Als ich schon ungefähr 50 Seiten gelesen habe, war ich gänzlich entgeistert! Seit langer Zeit lese ich kein Buch mit dieser Qualität. Eins der besten Bücher seit langer Zeit!
Wirklich hervorragend ist der unglaublich komplizierte und nicht leicht durchschaubare Plot.
Es ist sehr stilistisch. Es hat mich irgendwie an Hemingway
Sandra Danby
Aug 25, 2015 Sandra Danby rated it really liked it  ·  review of another edition
Shelves: crime-fiction
The first time I heard of the Javier Falcón books was when the first was dramatized on TV, and unfortunately I missed it. So it was with anticipation that I turned to the first of the four books, The Blind Man of Seville. My first impression was that it was the longest detective book I’d read in a while, but the reason for this soon became apparent: the back story in Tangiers. In a note at the back of the book, Wilson directs his readers to the full-length diaries he wrote for Francisco Falcón, ...more
Toni Osborne
Feb 08, 2009 Toni Osborne rated it really liked it  ·  review of another edition
Javier Falcon book 1

Inspector Jefe Falcon is called to the home of Raul Jimenez, a successful and politically influential man in his 70s --- he had been tortured until he died of heart failure. The eyelids have been cut from the mutilated body by his killer so that he cannot avoid the images playing on his TV screen, this, triggers a reaction in Falcon that is something more than horror. The primary suspect at the outset is the widow, Dona Consuelo Jimenez. But the widow is certainly not the onl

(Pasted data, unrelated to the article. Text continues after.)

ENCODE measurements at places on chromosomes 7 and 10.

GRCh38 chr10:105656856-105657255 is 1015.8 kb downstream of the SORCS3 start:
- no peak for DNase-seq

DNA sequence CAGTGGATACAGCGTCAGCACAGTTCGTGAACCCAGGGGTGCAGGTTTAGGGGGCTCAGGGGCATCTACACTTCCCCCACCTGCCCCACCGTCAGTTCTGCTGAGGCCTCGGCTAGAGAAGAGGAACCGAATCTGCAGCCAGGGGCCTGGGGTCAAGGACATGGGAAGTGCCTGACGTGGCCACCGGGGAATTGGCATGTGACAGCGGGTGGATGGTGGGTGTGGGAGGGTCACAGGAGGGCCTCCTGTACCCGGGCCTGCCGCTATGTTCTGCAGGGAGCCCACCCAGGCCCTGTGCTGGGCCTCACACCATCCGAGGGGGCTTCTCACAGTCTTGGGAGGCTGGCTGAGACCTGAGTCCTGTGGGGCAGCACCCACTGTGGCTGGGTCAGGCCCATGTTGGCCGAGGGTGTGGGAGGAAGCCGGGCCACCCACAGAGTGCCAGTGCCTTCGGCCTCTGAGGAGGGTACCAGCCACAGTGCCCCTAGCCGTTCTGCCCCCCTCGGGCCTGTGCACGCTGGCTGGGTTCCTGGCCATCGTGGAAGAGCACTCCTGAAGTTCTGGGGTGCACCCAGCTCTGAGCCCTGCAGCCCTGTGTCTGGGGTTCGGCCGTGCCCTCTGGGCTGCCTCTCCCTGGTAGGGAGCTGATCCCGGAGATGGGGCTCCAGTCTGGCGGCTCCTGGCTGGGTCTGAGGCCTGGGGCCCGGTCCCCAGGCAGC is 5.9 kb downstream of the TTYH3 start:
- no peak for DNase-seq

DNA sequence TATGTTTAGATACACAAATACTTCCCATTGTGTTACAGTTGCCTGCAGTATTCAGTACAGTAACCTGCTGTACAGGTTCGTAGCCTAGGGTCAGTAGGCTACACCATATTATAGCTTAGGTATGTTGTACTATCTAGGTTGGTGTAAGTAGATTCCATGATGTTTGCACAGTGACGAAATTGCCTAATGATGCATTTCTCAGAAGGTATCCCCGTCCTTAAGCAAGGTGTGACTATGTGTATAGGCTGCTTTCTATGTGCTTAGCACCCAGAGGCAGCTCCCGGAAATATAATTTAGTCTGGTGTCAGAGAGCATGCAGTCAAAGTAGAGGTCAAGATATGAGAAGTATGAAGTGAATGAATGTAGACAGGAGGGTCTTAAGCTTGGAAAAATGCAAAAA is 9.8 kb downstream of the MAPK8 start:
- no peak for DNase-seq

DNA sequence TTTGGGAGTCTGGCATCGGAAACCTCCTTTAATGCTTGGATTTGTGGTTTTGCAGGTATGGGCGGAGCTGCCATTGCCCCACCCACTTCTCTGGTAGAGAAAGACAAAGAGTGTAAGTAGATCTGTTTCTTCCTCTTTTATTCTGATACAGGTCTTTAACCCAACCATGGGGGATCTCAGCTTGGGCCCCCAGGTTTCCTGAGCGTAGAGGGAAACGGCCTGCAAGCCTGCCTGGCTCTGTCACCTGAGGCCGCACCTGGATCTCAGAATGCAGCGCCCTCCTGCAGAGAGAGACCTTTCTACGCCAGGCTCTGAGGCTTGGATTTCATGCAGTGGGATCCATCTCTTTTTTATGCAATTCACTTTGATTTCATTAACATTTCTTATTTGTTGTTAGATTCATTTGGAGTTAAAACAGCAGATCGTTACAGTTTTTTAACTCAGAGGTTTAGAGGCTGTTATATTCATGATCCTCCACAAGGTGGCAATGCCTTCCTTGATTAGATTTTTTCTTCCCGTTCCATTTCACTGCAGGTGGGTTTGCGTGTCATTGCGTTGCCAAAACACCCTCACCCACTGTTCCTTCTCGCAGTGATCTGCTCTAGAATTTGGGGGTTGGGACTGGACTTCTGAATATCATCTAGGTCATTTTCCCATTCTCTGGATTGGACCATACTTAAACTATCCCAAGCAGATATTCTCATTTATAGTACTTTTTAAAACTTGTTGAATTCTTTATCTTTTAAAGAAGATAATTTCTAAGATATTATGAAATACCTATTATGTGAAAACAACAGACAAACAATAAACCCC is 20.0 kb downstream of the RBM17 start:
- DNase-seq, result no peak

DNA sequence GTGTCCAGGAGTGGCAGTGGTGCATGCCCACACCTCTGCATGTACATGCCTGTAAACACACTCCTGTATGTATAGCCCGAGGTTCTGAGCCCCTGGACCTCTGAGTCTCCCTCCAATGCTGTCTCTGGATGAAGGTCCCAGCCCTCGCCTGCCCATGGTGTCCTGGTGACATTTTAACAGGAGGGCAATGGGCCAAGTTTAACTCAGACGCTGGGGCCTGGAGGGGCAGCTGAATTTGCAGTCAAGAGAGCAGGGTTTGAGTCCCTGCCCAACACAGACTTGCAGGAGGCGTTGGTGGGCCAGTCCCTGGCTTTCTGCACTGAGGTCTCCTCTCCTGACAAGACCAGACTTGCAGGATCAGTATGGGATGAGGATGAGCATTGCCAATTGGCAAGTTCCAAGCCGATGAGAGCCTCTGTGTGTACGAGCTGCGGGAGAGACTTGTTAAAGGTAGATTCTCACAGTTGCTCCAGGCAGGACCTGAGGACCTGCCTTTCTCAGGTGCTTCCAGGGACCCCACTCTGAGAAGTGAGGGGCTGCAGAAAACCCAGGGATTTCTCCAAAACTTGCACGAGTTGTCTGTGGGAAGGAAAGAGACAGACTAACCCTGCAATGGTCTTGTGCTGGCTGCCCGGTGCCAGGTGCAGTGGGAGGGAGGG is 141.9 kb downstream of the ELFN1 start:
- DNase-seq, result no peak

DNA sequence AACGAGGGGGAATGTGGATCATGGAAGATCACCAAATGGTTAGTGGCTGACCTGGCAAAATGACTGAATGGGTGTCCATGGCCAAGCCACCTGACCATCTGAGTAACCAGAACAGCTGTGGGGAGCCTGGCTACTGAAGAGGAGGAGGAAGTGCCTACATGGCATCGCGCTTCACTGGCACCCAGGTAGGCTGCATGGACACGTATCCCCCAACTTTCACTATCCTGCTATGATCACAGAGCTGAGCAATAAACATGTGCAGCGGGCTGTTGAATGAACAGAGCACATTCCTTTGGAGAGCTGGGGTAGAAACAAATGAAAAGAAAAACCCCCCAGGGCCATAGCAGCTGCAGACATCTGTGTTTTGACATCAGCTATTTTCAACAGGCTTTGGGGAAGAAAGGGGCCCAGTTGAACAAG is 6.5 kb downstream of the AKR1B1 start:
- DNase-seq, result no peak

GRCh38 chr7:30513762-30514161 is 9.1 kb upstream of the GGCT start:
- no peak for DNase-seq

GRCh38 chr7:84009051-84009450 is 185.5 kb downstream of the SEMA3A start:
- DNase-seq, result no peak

Rodrigo Oliveira
Jul 10, 2012 Rodrigo Oliveira rated it liked it
Shelves: 2012
Creio que este foi o primeiro policial que li e, sinceramente, confesso que não é o meu género literário preferido.
A história desenrola-se sob a perspectiva do detective de homícidios Javier Fálcon que, na investigação de um assassínio macabro, ver-se-á envolvido numa viagem ao passado da sua família, nomeadamente do seu pai.
Não obstante os meus gostos literários se orientarem para outra "prateleira", a leitura deste Cego de Sevilha acabou por ser agradável. No entanto, para um policial, achei q
Oct 31, 2008 Babette rated it it was amazing  ·  review of another edition
Shelves: mystery-suspense
This was a wonderful book, a book that uses the metaphor of a crime to investigate the psychological mysteries of the detective. The backdrop of Seville during Semana Santa and of Tangiers after WWII heightened the intrigue.

"I thought that when my father died I would be pleased. It would be a relief and a release from ... It would signify the end of all these unfinished thoughts....Thoughts that have no ending. Thoughts that are interminable because they have no resolution. Thoughts that leave y
David Fenton
Oct 26, 2010 David Fenton rated it really liked it  ·  review of another edition